There ARE Dumb Questions: Pitfalls to Avoid in Your MBA Interview
After interviewing countless MBA hopefuls for Kellogg, I can solve the apparent mystery of whether the questions you ask the interviewer matter – they do!
Why? The questions you ask demonstrate three key things. First, they show how interested you are in the program based on the research you’ve done. Second, they often demonstrate how well you listened to the interviewer (and attentive listening is key to succeeding in a team environment like business school). Third and perhaps most importantly, the questions you ask are an important tool for engaging your interviewer and winning him or her over.
Like it or not, much of the application assessment process is subjective, including the reports interviewers write after each interview. As such, you want your interviewer to like you and be excited to support you!
That said, below is a list of common mistakes I’ve seen in the Q&A portion of the interview (and what to ask / say instead):
1) “I already know everything.”
Oh really? Well, that’s no fun. As a Kellogg alum, I look forward to answering questions about the school. It matters enough to me that I volunteer as an interviewer, so clearly you can infer that I love talking about how awesome Kellogg is. If your interviewer gets to spend the last five minutes reminiscing about business school, the conversation will end on a high note and they’ll associate you with that high note!
Feelings aside, “no questions” essentially equals “no intellectual curiosity” to most interviewers. We just spoke for 20-30 minutes; if you don’t have any questions, that’s a red flag for me.
2) “I know so many alums that they’ve already answered my questions”.
So, you don’t care what I think? This is not the sentiment you want to leave with the one alum whose opinion counts.
Another approach would be to leverage what you’ve already heard and ask your interviewer his or her opinion. You can say that you’ve heard the school plans to go in X direction – can your interviewer talk about that trend? Or that the alumni network in the Bay Area is really strong – can your interviewer talk about his or her experiences with it? It’s great to show how much research you’ve done and how many people from the school you’ve engaged with – leverage that with your interviewer as much as possible!
3) “What did you dislike about the program?”
You may think that this is a great demonstration of intellectual curiosity and critical analysis. However, recall the recency bias – you want your interview to end on a high note. You want your interviewer to wrap up the interview inspired and excited for your matriculation to the school!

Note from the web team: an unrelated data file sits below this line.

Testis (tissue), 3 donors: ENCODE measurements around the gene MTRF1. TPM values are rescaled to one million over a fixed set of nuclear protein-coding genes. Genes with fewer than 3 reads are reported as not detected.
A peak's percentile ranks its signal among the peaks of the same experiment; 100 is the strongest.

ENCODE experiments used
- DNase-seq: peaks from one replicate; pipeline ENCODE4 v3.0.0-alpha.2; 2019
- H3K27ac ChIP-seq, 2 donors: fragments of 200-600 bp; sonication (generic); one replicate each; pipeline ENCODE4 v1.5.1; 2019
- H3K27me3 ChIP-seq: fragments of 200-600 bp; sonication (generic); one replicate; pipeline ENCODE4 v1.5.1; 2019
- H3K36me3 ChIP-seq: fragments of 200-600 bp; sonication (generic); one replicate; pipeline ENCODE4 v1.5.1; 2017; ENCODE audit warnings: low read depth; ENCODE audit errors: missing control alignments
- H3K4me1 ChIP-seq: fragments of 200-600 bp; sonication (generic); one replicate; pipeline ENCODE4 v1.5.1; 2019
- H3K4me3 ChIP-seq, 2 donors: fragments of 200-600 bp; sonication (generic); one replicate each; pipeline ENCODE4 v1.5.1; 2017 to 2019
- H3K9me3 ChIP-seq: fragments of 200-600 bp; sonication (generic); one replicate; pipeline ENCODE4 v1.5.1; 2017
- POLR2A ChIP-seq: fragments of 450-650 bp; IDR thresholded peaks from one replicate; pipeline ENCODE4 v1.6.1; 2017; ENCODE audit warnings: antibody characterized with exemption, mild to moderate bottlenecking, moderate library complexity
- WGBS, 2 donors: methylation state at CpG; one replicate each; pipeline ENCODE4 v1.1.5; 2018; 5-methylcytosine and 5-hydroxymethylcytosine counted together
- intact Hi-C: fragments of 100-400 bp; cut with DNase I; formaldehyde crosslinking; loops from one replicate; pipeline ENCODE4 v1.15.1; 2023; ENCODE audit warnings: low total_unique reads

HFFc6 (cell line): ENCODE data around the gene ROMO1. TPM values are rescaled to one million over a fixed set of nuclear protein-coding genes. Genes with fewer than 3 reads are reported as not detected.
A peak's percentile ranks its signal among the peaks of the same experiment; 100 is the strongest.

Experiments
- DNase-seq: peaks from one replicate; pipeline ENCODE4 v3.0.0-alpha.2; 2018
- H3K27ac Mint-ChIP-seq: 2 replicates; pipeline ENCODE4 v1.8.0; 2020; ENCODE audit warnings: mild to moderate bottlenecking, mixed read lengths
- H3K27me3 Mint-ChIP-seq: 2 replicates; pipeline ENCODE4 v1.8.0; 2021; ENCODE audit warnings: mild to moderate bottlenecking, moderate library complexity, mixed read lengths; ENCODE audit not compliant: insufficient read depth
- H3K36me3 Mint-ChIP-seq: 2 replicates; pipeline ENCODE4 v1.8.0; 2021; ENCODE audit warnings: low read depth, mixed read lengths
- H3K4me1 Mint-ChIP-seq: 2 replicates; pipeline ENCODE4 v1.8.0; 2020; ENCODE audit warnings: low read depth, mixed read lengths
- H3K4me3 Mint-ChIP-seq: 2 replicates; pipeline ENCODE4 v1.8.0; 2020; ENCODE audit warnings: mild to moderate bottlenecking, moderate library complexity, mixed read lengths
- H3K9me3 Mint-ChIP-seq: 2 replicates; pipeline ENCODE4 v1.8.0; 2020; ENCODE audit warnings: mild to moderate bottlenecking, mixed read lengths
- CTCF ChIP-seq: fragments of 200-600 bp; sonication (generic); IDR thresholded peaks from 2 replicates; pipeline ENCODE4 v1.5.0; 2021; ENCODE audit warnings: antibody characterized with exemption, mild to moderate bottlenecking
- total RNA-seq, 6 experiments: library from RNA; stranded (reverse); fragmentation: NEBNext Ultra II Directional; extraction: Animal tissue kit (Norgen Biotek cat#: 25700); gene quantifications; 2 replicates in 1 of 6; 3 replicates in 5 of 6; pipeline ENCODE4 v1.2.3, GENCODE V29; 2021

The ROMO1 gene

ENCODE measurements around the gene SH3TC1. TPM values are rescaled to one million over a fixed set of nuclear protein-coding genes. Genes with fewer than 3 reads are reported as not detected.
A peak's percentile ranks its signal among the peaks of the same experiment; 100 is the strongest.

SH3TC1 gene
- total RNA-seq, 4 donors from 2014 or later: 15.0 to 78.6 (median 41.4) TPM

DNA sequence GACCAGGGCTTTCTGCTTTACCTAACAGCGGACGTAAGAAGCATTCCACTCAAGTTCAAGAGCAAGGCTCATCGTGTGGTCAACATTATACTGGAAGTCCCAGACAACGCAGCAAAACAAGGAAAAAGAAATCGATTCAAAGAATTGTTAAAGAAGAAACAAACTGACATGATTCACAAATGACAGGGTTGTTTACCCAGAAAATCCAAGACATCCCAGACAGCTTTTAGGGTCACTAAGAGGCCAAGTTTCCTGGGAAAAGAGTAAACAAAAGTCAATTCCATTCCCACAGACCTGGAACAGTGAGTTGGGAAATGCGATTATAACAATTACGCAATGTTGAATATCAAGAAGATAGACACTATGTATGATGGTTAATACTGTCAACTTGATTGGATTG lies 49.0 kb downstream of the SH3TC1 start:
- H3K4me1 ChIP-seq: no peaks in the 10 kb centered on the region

Instead, focus on finding out interesting or subjective information about the program. For example, my favorite question (for adcom interviewers only) is what recruiter feedback has been. Big recruiting firms tend to back-channel info to admissions about the perceived quality of candidates and that’s super interesting for applicants. Inherent in a neutral question like this will often be some pros and some areas of development for the school. But allowing them to talk about both is key!
4) “Where else did you apply?”
Though personal enough to engage your interviewer in conversation (good), this question can send the wrong signal. To many people, a question like this may be subtly asking “are there better options out there” or “was this school your first choice”. These are great questions for your alumni friends and family, but again, could put a damper on your interview.
Focus on the positive – how awesome the program is and how much you want to go there. If they get the sense that you’re not interested, all of your awesome answers from the previous 30 minutes are out the window.
5) “Is an MBA worth it?”
If you are asking this in the interview, you are demonstrating a complete lack of having prepared for this process. This question should have been vetted WELL in advance of being invited to interview.
Now, you can ask questions about how the MBA has helped your interviewer – this is fun for them to discuss! You can also ask for the top thing they feel like they got out of the MBA.
6) “What percent male/female was last year’s class?”
Any question like this is completely off limits because the data is available in less than three clicks on Google. Never ask a question that is directly answered in the school’s publications – website or otherwise. You can pull down the recruiting report as well as the class profiles and course offerings yourself (and if you haven’t done this, they will wonder if you really put thought into your research). Avoid asking hard facts because they are probably already out there somewhere (and if they aren’t, they won’t tell you anyway).
If you’re preparing for your interviews and looking for advice or a mock interview to trial run your strategy, please reach out!